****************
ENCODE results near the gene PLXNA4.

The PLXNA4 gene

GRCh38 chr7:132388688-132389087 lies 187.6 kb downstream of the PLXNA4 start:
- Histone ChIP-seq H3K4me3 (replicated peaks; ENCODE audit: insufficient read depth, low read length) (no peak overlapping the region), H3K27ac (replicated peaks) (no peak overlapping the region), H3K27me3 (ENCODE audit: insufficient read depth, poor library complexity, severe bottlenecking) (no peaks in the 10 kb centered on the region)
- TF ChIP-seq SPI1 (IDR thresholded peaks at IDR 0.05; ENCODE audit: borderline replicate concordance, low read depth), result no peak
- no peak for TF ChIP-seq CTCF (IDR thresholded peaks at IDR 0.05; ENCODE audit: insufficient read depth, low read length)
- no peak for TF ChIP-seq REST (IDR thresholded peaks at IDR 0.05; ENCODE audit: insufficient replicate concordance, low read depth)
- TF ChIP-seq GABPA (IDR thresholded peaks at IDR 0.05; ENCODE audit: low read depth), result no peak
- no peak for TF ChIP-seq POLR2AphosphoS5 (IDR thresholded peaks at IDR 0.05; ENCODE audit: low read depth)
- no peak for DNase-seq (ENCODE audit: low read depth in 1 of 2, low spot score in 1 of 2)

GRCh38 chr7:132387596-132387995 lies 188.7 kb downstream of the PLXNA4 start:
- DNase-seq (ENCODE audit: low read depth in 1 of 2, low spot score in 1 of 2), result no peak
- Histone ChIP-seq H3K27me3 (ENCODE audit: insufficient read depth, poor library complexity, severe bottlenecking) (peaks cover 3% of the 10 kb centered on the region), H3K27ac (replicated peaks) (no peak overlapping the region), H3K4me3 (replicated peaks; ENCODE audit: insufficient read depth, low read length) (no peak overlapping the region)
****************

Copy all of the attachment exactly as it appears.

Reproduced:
ENCODE results near the gene PLXNA4.

The PLXNA4 gene

GRCh38 chr7:132388688-132389087 lies 187.6 kb downstream of the PLXNA4 start:
- Histone ChIP-seq H3K4me3 (replicated peaks; ENCODE audit: insufficient read depth, low read length) (no peak overlapping the region), H3K27ac (replicated peaks) (no peak overlapping the region), H3K27me3 (ENCODE audit: insufficient read depth, poor library complexity, severe bottlenecking) (no peaks in the 10 kb centered on the region)
- TF ChIP-seq SPI1 (IDR thresholded peaks at IDR 0.05; ENCODE audit: borderline replicate concordance, low read depth), result no peak
- no peak for TF ChIP-seq CTCF (IDR thresholded peaks at IDR 0.05; ENCODE audit: insufficient read depth, low read length)
- no peak for TF ChIP-seq REST (IDR thresholded peaks at IDR 0.05; ENCODE audit: insufficient replicate concordance, low read depth)
- TF ChIP-seq GABPA (IDR thresholded peaks at IDR 0.05; ENCODE audit: low read depth), result no peak
- no peak for TF ChIP-seq POLR2AphosphoS5 (IDR thresholded peaks at IDR 0.05; ENCODE audit: low read depth)
- no peak for DNase-seq (ENCODE audit: low read depth in 1 of 2, low spot score in 1 of 2)

GRCh38 chr7:132387596-132387995 lies 188.7 kb downstream of the PLXNA4 start:
- DNase-seq (ENCODE audit: low read depth in 1 of 2, low spot score in 1 of 2), result no peak
- Histone ChIP-seq H3K27me3 (ENCODE audit: insufficient read depth, poor library complexity, severe bottlenecking) (peaks cover 3% of the 10 kb centered on the region), H3K27ac (replicated peaks) (no peak overlapping the region), H3K4me3 (replicated peaks; ENCODE audit: insufficient read depth, low read length) (no peak overlapping the region)